Olympic recurve is a style of archery that involves shooting a bow with the use of accessories such as sights and stabilisers.
The term "Olympic recurve" archery refers to a specific style of recurve archery that is used in the Olympic Games. Here are some key kit characteristics of Olympic recurve archery:
Olympic recurve archery is considered one of the most prestigious forms of archery, and it has a rich history in the Olympic Games. It's also an incredibly popular style on archery ranges around the UK. There is an emphasis on precision and accuracy, making it a challenging bowstyle.
When purchasing your first recurve bow it’s recommended that you spend most of your budget on the riser (the part that you hold). The more expensive the riser is, the tighter the tolerances and the more you can tune it. It is always worth trying out different risers in the hand as each riser has a different grip.
© Jonathon Yau
We recommend spending no more than around £100 on your first set of limbs. Limbs are made in many different materials: carbon, graphene, foam, bamboo, fibreglass, wood... The list goes on! Beginner limbs are usually made from wood, foam and fibreglass and more advanced limbs use wood, bamboo, foam and carbon.
It is really important to pay attention to the limb fittings, which is how you connect your limbs to your riser. The limb fittings on your riser must match with your limbs, otherwise you won’ be able to attach your limbs. For this reason, the International Limb Fit System (ILF) is the most common type of limb, and means you’re not limited by brand.
Limbs come in different lengths: short, medium, long. What you need should be determined by your height and draw length. This might have been measured during your beginner’s course, but it’s worth getting it done again at an archery shop because buying limbs that are too short can damage the bow, whereas buying limbs that are too long makes the bow unwieldy and the shot slow.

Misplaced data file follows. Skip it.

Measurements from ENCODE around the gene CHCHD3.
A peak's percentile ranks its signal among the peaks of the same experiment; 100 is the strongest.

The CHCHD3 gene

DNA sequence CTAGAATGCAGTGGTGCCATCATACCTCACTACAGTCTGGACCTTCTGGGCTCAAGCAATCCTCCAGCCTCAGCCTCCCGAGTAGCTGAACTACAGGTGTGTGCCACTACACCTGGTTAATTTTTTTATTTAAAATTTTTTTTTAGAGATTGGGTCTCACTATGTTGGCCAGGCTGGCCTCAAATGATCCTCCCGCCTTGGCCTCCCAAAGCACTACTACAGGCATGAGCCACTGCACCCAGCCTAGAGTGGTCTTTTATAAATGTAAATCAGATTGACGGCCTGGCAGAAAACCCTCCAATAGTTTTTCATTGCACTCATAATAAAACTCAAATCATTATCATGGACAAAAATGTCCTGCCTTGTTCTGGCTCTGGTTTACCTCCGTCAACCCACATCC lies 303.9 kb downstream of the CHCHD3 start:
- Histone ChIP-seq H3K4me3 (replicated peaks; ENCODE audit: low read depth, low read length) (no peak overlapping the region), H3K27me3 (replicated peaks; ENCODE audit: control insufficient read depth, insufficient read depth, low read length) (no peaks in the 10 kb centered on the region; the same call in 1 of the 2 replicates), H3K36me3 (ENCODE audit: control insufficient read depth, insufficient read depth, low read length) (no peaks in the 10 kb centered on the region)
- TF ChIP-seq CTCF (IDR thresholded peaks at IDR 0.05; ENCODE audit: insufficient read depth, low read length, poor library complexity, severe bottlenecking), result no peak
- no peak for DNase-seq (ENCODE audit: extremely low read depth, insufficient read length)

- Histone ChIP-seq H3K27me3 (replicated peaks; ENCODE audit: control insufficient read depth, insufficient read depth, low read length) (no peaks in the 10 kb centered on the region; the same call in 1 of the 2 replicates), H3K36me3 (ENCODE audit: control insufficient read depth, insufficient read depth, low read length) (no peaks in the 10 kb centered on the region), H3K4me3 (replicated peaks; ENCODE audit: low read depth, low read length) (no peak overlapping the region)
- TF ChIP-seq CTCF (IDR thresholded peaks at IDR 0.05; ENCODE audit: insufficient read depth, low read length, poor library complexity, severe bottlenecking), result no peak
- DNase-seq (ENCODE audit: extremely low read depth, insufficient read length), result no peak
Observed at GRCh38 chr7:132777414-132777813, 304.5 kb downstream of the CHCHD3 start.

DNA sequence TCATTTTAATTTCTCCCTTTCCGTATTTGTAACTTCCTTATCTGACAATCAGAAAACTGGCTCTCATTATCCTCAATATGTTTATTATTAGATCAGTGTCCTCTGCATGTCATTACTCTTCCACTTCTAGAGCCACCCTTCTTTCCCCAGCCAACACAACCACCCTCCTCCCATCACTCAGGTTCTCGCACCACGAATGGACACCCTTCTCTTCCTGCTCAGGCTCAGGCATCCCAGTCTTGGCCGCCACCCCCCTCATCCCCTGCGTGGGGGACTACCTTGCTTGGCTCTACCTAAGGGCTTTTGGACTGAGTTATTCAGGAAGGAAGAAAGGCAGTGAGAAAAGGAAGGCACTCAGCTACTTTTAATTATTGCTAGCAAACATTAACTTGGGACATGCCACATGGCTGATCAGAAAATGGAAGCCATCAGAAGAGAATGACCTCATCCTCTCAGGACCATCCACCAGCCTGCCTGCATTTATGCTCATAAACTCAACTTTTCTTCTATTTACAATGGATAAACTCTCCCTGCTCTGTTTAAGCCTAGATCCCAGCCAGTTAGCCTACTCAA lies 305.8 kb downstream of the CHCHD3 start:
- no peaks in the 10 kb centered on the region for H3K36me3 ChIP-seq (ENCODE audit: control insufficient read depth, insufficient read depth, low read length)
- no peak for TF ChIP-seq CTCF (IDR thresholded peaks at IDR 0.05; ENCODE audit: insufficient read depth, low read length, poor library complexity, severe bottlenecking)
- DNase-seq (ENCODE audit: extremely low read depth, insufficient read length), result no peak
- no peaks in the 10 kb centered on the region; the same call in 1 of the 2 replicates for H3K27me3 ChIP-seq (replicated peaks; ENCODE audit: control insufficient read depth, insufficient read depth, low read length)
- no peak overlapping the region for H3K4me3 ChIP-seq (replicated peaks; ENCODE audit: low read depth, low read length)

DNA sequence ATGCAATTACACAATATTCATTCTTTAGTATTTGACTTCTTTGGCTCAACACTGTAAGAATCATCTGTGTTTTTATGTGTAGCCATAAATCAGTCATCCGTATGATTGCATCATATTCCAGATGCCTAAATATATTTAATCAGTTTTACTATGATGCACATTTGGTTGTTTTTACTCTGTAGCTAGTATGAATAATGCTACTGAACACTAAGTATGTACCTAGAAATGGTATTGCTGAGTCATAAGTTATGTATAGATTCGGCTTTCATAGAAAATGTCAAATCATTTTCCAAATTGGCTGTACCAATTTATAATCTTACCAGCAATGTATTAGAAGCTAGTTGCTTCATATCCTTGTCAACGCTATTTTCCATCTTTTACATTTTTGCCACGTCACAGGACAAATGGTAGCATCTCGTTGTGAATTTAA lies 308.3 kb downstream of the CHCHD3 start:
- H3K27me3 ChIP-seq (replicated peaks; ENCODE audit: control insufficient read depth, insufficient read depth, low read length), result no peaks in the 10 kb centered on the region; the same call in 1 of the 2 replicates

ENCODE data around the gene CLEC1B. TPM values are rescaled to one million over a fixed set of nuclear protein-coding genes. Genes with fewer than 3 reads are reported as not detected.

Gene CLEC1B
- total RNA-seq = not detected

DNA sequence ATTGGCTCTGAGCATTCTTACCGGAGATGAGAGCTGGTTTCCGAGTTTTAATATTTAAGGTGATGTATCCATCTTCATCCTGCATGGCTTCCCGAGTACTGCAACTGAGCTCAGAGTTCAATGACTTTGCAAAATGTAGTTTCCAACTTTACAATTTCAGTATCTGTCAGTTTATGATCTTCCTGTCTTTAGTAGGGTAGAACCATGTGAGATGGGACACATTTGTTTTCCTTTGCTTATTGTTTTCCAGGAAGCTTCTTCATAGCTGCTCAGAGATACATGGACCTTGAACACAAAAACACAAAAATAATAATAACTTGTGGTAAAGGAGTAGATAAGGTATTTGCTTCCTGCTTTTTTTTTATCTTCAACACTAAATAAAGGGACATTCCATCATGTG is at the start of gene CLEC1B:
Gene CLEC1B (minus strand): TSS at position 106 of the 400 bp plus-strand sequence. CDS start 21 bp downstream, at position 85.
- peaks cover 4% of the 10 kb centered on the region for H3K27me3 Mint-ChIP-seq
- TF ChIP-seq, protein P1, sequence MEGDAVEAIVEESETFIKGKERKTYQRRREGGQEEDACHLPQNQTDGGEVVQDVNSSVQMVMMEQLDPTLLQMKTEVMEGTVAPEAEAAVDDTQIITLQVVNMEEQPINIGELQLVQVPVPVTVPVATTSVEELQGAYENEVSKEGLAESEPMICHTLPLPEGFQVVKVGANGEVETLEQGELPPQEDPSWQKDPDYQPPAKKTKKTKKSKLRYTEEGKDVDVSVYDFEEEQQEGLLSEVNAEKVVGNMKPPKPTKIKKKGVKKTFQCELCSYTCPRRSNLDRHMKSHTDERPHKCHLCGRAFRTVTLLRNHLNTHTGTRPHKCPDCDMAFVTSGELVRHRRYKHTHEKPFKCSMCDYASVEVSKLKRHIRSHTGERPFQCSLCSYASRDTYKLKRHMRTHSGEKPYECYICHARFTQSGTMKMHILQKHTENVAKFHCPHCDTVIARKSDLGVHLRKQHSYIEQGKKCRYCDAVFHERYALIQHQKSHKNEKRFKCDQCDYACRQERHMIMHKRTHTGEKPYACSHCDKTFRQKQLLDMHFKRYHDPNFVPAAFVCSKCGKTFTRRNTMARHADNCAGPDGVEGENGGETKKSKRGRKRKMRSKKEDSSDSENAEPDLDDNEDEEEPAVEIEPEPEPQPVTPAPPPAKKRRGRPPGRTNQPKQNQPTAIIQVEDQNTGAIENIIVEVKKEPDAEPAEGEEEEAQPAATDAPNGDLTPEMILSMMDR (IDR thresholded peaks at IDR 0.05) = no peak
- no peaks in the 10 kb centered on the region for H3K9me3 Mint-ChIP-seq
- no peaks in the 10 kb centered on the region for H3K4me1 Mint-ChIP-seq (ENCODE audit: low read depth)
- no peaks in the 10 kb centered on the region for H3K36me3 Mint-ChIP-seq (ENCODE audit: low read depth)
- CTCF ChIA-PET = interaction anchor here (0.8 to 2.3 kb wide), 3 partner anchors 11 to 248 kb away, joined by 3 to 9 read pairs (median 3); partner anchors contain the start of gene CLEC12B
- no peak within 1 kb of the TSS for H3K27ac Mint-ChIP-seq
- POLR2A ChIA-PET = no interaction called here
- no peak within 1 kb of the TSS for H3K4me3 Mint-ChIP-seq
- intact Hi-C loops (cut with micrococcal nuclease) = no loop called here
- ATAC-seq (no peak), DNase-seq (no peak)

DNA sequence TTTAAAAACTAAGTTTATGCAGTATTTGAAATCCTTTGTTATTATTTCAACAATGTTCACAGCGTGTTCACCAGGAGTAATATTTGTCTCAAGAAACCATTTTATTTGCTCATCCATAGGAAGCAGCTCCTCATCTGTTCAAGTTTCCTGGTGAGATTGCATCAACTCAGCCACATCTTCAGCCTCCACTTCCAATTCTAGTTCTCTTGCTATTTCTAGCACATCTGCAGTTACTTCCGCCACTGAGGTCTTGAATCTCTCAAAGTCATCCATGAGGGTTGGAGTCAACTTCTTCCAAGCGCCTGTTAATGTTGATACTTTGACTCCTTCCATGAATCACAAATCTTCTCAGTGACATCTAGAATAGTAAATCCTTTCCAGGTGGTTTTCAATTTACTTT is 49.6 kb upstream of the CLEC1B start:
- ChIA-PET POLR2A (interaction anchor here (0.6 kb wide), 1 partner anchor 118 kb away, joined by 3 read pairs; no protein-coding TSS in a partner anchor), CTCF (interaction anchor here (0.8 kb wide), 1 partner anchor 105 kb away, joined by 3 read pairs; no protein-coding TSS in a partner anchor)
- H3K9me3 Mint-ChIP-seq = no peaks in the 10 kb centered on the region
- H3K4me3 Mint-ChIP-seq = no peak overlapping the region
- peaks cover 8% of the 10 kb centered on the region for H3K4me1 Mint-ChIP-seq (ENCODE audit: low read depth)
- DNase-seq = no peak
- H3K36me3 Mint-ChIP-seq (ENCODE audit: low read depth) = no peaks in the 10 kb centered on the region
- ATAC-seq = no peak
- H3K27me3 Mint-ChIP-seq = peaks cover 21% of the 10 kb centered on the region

Sights are made from materials like aluminium, carbon, or a combination of both. The weight, durability, and overall construction of the sight is something you'll need to take into consideration. Lightweight materials are often preferred, especially for competitive archers.
When you loose the string, the energy travels into the arrow, then continues into the limbs followed by the sight. This part of equipment takes a tremendous amount of vibration. While it's recommended that you choose the best quality sight your budget will allow, there are a wide range of options , and while high-end sights may offer advanced features, there are also quality sights available at a more affordable price.
© Jonathon Yau
Pressure Button (Optional Extra)
Also known as a plunger, the pressure button centres the arrow and stabilises the arrow's flight as it leaves the bow. You can also adjust the tension on the button allowing for more tune ability in your arrows resulting in a more forgiving shot.
Stabilisation (Optional Extra)
When purchasing your first bow, stabilisers are not mandatory and are a completely optional extra. What stabilisers do is take vibration out of the bow, reduce the amount the sight moves, and steadies the bow in your hand. Some shops recommend getting the long rods and side rods at the same time, if budget allows. When using just a long rod, all the weight is extended out in front, making the bow want to drop forward, which can lead to a strained bow arm from trying to counteract that motion. When side rods are attached this balances the setup so that the bow arm can relax more.
There are different length long rods, side rods and extenders, so it is always worth trying out different combinations before making a purchase.
© Martin Saych
Click on the links below to find out more about the other bowstyles: